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Does metal have a finite lifespan?

November 29, 2013 –

keith_kahn-harris

Keith Kahn-Harris, a metal academic whose work in metal academia has been covered here and elsewhere, writes that metal may be suffocating under the weight of its own success:

Metal today is in crisis. Metal’s crisis doesn’t feel like a crisis. In fact it sometimes feels like quite the reverse. This is a crisis in which most are unaware that there is a crisis – and that is the crisis. The crisis is one of abundance.

He goes own to elaborate on how this is a sort of entropy where the proliferation of options has created a form of paralysis. “Almost everything that I ever wanted in metal now exists,” he writes, showing us that perhaps the glory years of a genre are during its time of struggling for recognition. What happens when it becomes fully recognized?

For Kahn-Harris, much of the glow is gone. He ties it to the ease of availability of music and information through the internet, but in my experience, it’s more likely tied to the expansion of metal as a market. When it’s new and fringe, metal is outside of the world of social oversight, including socialization and markets, public morals and most laws.

But as metal succeeds, it becomes a commodity and thus, information about it will proliferate. Today it’s the internet, but in yesteryears it was radio, magazines, and label propaganda in your local record store. To my mind, the internet isn’t anything new, even if it’s slightly more efficient (although with the surfeit of information, this advantage diminishes).

While this abundance has fulfilled my metal dreams, it has been accompanied by a strange sense of deflation. To some extent this is because dreams fulfilled are almost always disappointing. There are also good reasons why abundance does not necessarily satisfy. The ease of finding what was once obscure takes away the pleasures of anticipation, of discovery, of searching things out. The fact that metal music is no longer found exclusively in physical media removes much of that precious ‘aura’ that can accompany physical art objects. Demo tapes were exciting and mysterious objects because one had to ‘work’ to track them down…Today, there isn’t much frisson to googling something and finding it. Stripped of the aura, rare and obscure metal recordings become much more mundane.

Kahn-Harris’ article is engaging and thoughtful and worth reading for any who have wondered why metal seems so stagnant of late. Sure, there’s more bands than ever before, and they’re all technically competent (this is new, quite frankly) but so few of them have anything interesting to convey. All their work is in the packaging, at the surface, in style and not substance. Artistically, metal is dead. What’s the usual culprit?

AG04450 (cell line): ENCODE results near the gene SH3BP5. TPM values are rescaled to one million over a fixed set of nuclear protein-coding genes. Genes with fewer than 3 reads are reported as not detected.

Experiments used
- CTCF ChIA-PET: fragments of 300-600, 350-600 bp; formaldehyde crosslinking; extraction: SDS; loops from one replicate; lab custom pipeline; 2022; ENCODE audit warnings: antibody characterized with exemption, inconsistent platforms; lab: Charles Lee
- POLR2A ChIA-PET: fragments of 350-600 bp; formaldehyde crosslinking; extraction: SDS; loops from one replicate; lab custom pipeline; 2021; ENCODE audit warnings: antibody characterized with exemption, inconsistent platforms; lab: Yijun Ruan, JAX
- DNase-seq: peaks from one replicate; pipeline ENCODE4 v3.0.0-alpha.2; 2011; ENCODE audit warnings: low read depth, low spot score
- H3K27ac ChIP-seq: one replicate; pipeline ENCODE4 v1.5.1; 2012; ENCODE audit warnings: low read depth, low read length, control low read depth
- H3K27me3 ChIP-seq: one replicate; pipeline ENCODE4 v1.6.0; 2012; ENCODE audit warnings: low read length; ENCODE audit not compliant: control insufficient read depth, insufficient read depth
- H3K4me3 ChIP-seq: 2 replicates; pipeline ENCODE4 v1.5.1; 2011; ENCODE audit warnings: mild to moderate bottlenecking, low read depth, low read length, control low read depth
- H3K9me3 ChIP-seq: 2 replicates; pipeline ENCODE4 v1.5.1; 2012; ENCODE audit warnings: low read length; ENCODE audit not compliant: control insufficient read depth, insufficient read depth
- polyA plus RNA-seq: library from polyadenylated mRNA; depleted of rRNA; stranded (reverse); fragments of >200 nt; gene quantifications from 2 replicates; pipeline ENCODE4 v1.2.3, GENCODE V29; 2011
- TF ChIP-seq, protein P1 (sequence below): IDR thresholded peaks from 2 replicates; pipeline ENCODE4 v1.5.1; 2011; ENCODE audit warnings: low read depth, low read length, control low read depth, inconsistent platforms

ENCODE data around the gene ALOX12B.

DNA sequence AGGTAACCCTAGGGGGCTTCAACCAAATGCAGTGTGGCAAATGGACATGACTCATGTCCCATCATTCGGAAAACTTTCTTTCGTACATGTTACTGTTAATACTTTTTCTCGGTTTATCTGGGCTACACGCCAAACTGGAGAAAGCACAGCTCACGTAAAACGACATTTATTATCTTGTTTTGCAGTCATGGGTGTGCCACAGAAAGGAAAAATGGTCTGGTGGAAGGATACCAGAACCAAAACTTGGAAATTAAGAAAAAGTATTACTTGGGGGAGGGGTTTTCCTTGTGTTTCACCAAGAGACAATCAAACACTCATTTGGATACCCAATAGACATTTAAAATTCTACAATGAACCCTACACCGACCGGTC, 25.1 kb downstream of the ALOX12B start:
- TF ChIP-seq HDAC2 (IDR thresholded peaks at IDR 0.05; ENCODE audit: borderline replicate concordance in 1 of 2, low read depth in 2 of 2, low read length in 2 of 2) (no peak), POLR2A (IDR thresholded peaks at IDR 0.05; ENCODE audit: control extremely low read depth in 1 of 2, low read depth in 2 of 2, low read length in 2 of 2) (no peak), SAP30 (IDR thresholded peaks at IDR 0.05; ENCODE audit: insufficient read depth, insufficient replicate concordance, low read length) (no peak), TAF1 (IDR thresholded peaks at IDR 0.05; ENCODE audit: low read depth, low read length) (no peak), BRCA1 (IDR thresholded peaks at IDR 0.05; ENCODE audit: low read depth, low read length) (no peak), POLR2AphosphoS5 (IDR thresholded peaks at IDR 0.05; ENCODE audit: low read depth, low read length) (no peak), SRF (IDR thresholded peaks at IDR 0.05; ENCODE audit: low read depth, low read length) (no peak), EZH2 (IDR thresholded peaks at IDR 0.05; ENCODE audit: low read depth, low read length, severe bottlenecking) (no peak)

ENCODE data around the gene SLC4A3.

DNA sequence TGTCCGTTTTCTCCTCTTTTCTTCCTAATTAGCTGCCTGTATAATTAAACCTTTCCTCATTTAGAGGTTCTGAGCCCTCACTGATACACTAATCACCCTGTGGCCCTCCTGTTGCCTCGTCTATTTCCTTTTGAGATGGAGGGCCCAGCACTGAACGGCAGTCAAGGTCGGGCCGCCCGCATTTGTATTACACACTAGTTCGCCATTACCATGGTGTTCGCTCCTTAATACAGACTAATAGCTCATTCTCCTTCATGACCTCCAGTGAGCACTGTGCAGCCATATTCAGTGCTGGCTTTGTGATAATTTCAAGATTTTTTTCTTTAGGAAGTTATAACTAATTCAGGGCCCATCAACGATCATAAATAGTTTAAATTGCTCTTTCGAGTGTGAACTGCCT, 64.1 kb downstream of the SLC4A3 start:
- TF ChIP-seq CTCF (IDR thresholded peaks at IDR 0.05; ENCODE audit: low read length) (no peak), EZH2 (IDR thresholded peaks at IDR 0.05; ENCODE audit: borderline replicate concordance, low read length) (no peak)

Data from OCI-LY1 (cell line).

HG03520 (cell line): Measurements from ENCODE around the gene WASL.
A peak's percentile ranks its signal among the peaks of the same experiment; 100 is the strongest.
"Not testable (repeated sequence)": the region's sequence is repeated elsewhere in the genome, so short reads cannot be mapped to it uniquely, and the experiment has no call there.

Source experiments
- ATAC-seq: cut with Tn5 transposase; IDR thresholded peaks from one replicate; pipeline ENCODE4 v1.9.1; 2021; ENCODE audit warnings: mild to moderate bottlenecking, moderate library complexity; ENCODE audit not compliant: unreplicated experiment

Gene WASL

An unusual source offers a parallel critique of a similar situation in software companies:

Here’s the problem that ends up killing company after company. All successful software companies had, as their dominant personality, a leader who nurtured programmers. But no company can keep such a leader forever. Either he cashes out, or he brings in management types who end up driving him out, or he changes and becomes a management type himself. One way or another, marketers get control.

Did metal run out of leaders, and get taken over by marketers? Or is this natural entropy, where there are so many options that none can compete on substance? Or is it, as is the way of things, that once something gets popular it gets dumbed down for the crowd? Commendations to Kahn-Harris for introducing this germaine and insightful topic.

“Heavy Metal and the Communal Experience” announces speakers

October 14, 2013 –

heavy_metal_and_the_communal_experienceWe mentioned the “Heavy Metal and the Communal Experience” conference which will take place in San Juan, Puerto Rico on March 5, 2014. This conference aims to define community in metal and explore its boundaries.

As part of our ongoing exploration of academia in metal, this conference offers a topic that many of us have wondered about in the past. How does metal balance its radical individualism with its radical sense of community, and of a post-individual humanity, which sets it apart from all other genres philosophically?

Some years ago a friend mentioned how death metal unnerved her because the bands attempted to play in unison with each other or at least in complement with each other instead of trying to push the boundaries of how chaotic they could get. Like church music or higher math, metal is about order, and it imposes this through forcing twisted fragments of power chords into phrases that address each other like a dialogue in the music. This outlook could explain how metal views community.

The conference will attract a number of luminaries from the metal academic circuit, including:

  • Keith Kahn-Harris
    University of London, UK
  • Niall William Richard Scott
    University of Central Lancashire, UK
  • Deena Weinstein
    DePaul University, USA
  • Karl Spracklen
    Leeds Metropolitan University, UK
  • Jeremy Wayne Wallach
    Bowling Green State University, USA
  • Amber Clifford
    University of Central Missouri, USA
  • Brian A. Hickam
    Benedictine University, USA
  • Cláudia Souza Nunes de Azevedo
    Universidade Federal do Estado do Rio de Janeiro, BR
  • Nelson Varas Díaz
    Universidad de Puerto Rico, PR